here inform the reader fliat there shall not be a
single exaggeration in any part of them.

During the war betwixt Spain and England,
the privateers from the Orinoco were perpetually
scouring the coast of Essequibo, and committing
ruinous devastations on the property of the British
planters. One morning, five or six English gentle-
men, amongst whom was my friend Mr. Robert
Gordon, afterwards Governor of Berbice, went out
in a schooner, with Mr. Hubbard, an American, to
attack a privateer which had appeared in the offing.
A person by the name of Lynch (I knew him
well) was one of the party. He had a foreboding
that all would not go right ; for, just as he was
entering the vessel which was to take him out to
battle, he gave his watch to a friend, and he begged
it might be sent to his father in Ireland, should he
not return. He was a light little man, apparently



Xliv AUTOBIOGRAPHY OP

not cut out for rough or hazardous undertakings.
Our adventurers had better staid at home. The
Spaniard bore down upon their schooner, and im-
mediately took possession of her.

As these gentlemen had gone out to battle on the
high seas without a commission from government,
their friends in Demerara had serious apprehensions,
and not without reason, that they ran a risk of being
tucked up for pirates on their reaching the Spanish
settlements in the Orinoco.

Being the only person in Demerara acquainted
with the Spanish language, I volunteered my ser-
vices to go in quest of the unfortunates. Their
friends accepted the offer with abundant thanks ;
and, having engaged a vessel for me, I sailed with a
Mr. Charles Gordon (a relative of one of the prison-
ers), for Barbadoes, to receive letters and instruc-
tions from Admiral Sir Alexander Cochrane. My
instructions from Colonel Nicholson, the governor
of Demerara, bear date October 24. 1807.

A little before this (that is, on the llth of Sep-
tember in the same year), I had received from
Colonel Nicholson my commission of lieutenant in
the 2d regiment of militia. As no declaration had
been previously required from me against transub-
stautiation, nor any promise that I would support
the nine and thirty articles of faith by law esta-
blished, nor any inuendos thrown out touching the
" devil, the Pope, and the Pretender," I was free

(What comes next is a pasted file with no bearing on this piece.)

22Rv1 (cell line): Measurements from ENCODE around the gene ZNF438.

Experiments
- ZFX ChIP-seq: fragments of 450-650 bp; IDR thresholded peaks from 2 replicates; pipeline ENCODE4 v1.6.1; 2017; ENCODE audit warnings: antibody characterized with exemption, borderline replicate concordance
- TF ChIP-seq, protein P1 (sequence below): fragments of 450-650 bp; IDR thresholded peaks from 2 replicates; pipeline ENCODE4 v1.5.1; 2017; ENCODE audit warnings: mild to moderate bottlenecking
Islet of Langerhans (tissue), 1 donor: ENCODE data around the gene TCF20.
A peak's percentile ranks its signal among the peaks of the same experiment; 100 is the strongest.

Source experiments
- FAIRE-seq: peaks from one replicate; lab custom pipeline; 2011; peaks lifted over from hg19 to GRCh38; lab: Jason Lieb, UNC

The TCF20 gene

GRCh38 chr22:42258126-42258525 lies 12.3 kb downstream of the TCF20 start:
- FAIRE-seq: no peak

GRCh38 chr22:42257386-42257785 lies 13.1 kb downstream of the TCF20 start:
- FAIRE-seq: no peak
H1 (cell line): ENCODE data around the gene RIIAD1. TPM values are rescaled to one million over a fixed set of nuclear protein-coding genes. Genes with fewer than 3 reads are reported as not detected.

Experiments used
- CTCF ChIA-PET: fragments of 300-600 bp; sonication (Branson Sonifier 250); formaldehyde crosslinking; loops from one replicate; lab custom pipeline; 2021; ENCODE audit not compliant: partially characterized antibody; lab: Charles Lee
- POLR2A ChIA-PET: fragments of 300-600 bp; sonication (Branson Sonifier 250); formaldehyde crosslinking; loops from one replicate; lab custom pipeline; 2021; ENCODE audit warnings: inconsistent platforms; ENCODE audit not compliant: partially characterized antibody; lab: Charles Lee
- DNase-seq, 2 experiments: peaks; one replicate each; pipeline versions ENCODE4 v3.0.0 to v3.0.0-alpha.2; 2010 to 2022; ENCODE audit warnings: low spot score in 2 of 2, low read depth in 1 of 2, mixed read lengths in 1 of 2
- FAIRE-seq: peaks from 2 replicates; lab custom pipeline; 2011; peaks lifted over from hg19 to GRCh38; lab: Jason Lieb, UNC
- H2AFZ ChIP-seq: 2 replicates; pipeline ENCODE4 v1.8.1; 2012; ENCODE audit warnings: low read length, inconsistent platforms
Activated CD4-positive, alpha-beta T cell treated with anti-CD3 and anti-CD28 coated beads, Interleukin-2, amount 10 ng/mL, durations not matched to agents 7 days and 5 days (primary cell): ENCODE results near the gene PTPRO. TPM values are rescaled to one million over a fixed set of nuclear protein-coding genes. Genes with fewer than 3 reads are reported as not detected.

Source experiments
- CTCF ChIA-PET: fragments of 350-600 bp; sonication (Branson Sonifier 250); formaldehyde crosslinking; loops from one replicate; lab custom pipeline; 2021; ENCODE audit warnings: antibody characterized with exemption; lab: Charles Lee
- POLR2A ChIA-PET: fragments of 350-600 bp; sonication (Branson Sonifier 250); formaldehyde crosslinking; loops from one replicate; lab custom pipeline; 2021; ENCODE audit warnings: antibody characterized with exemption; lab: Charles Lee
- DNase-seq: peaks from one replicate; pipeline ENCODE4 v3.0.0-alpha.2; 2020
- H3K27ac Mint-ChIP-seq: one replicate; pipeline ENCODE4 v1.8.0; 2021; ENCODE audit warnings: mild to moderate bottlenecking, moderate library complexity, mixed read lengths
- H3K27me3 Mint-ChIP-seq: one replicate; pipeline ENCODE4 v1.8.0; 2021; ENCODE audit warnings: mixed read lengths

in conscience to accept of this commission. It was
the first commission that any one of the name of
Waterton had received from Queen Mary's days.



CHARLES WATERTON, ESQ. xlr

During that long interval, not a Waterton could be
found vicious enough to regain his lost birthright at
the incalculable sacrifice of conscience. It had been
the object of those in power to tempt us to deviate
into their new road, which they said would lead to
heaven, but we were quite satisfied with the old
beaten path; so that the threats, and the allure*
ments, and the cruel enactments of our would-be
seducers were of no avail ; saving that we were
brought down from our once high estate, and ren-
dered very small (and are yet very small) in the
eyes of our fellow-subjects. But every dog has his
day : To-day for thee, to-morrow for me, as Sancho
Panza says. And now to Barbadoes.

During our passage, I observed that the sailors
were far too often at the pump, which forced up
clear sea-water from the vessel's hold ; so, without
making any remarks on what I had witnessed, I
took care to put Daniel's life-preserver under my
pillow, in case of need ; I had bought it at Ports-
mouth, on the recommendation of a Captain Baker.
The schooner went down at anchor, on the night of
the day that we reached Barbadoes.

The Admiral had unfortunately sailed for the
Saintes ; but, as he was expected to return imme-
diately, it was judged best to await his arrival in
Carlisle Bay.

Some time before this, Captain Rogers, of the
Windsor Castle packet, had had his celebrated en-
gagement with the Jeune Adele French privateer,
from Martinique. Her captain had fallen in the
contest ; and her lieutenant, Monsieur Flagelle, was



Xlvi AUTOBIOGRAPHY OF

a prisoner of war in Bridgetown. I was introduced
to him ; and, finding him an officer of most amiable